The word “sabbatical” has different meanings depending on the context in which it is used. It has one meaning in the academic community, another meaning in its biblical usage, and still another in many secular settings.
For the purpose of this article, I define sabbatical in simple terms. It simply means time off for rest and/or study. The time can be a few days, a few weeks or, on rare occasions, a few months.
The pastor is given paid leave for rest, rejuvenation and, perhaps, deeper study. I would love to see churches of all sizes provide this requirement of their pastor, even if it’s only for a few days.
I have the opportunity to work with lay leaders and pastors. I have a pretty good view of both perspectives. And I am convinced that more lay leaders need to insist their pastors take regular breaks even beyond vacations.
Allow me to provide five reasons for my rationale.
1. A pastor has emotional highs and lows unlike most other vocations.
In the course of a day, a pastor can deal with death, deep spiritual issues, great encouragement, petty criticisms, tragedies, illnesses and celebrations of birth. The emotional roller coaster is draining.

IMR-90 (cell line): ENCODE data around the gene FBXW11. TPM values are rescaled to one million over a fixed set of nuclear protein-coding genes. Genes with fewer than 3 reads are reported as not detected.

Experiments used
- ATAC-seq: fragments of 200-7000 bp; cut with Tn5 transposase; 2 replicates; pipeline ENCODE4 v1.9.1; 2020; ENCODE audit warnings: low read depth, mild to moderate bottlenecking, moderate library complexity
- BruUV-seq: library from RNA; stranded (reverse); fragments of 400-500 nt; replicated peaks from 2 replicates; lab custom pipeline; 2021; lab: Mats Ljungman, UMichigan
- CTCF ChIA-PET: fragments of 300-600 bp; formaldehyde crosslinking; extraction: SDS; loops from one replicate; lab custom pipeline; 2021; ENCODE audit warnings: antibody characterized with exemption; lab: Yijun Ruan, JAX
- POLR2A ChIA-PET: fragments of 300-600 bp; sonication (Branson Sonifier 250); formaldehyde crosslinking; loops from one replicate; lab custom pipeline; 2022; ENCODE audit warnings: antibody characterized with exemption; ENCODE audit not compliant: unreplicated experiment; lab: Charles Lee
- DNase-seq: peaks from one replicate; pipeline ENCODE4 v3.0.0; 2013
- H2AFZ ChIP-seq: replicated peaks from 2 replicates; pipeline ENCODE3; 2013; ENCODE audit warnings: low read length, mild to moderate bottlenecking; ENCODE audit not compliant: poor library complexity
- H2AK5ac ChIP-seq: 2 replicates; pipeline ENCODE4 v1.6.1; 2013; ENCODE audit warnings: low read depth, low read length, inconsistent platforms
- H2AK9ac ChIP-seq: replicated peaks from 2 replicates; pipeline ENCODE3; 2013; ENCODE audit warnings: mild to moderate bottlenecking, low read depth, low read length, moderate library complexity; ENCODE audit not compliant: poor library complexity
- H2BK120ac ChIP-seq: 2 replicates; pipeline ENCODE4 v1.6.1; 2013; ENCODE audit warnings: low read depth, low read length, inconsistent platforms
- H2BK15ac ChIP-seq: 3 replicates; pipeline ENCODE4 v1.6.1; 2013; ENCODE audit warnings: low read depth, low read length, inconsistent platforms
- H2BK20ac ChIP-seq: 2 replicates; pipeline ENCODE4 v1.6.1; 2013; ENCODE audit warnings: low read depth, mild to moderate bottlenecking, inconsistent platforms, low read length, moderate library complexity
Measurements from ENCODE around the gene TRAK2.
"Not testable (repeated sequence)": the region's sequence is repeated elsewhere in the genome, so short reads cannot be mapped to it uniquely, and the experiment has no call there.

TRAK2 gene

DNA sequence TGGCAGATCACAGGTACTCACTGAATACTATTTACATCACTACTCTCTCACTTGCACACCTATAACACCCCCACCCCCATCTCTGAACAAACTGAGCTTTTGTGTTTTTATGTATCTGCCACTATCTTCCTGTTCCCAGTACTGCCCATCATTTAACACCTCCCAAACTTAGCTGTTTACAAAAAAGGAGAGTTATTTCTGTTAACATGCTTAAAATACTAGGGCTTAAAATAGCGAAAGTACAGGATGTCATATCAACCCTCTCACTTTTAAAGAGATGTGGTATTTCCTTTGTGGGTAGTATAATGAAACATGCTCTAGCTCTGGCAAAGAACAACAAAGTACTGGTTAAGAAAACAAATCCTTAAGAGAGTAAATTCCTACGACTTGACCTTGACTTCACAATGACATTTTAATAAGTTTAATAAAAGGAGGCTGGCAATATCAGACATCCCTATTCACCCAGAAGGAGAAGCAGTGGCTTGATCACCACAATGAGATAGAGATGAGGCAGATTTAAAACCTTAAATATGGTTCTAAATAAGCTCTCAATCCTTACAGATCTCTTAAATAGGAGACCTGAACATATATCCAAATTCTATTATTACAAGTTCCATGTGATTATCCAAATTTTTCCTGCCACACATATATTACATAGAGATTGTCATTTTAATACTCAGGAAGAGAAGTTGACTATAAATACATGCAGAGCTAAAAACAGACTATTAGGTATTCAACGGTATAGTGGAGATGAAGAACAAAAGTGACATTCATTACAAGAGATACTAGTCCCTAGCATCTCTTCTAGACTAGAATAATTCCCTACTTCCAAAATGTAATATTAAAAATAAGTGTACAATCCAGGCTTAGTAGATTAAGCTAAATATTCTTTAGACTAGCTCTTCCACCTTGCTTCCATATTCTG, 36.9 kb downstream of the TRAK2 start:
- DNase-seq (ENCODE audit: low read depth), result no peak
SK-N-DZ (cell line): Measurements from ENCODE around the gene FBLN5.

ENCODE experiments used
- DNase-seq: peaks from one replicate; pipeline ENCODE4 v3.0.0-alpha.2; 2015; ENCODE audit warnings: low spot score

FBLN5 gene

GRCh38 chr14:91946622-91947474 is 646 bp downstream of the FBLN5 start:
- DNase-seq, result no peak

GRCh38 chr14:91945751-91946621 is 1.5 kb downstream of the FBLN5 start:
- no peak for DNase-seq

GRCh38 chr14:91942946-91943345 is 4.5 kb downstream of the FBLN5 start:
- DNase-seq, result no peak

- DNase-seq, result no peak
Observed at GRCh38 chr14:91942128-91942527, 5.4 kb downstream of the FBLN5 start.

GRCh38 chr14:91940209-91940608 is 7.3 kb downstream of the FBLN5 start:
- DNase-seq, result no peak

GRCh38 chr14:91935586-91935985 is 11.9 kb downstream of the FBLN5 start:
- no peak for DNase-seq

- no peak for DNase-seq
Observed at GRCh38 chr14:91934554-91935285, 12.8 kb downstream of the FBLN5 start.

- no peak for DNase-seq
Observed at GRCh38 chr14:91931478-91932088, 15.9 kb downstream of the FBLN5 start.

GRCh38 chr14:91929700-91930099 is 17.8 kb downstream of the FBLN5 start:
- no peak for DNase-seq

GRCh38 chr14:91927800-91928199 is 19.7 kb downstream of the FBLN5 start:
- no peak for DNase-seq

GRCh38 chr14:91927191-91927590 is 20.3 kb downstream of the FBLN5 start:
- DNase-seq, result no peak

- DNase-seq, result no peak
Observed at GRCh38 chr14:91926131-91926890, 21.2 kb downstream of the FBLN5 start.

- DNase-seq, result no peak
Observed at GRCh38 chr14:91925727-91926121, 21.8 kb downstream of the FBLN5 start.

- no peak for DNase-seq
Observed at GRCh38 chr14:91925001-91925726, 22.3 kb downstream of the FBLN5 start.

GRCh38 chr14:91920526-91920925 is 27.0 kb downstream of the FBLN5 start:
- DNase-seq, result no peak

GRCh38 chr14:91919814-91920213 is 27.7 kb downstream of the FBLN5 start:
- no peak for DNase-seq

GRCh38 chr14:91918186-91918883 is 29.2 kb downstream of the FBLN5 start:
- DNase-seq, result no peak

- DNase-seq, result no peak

Your pastor needs a break—many times, a break with no distractions.
2. A pastor is on 24-hour call.
Most pastors don’t have an “off” switch. They go to sleep with the knowledge they could be awakened by a phone call at any time of the day.
Vacations are rarely uninterrupted. It can be an exhausting vocation, and a sabbatical can be a welcome time to slow down.
3. Pastors need time of uninterrupted study.
It doesn’t usually happen in the study at church or home. There is always the crisis or need of the moment.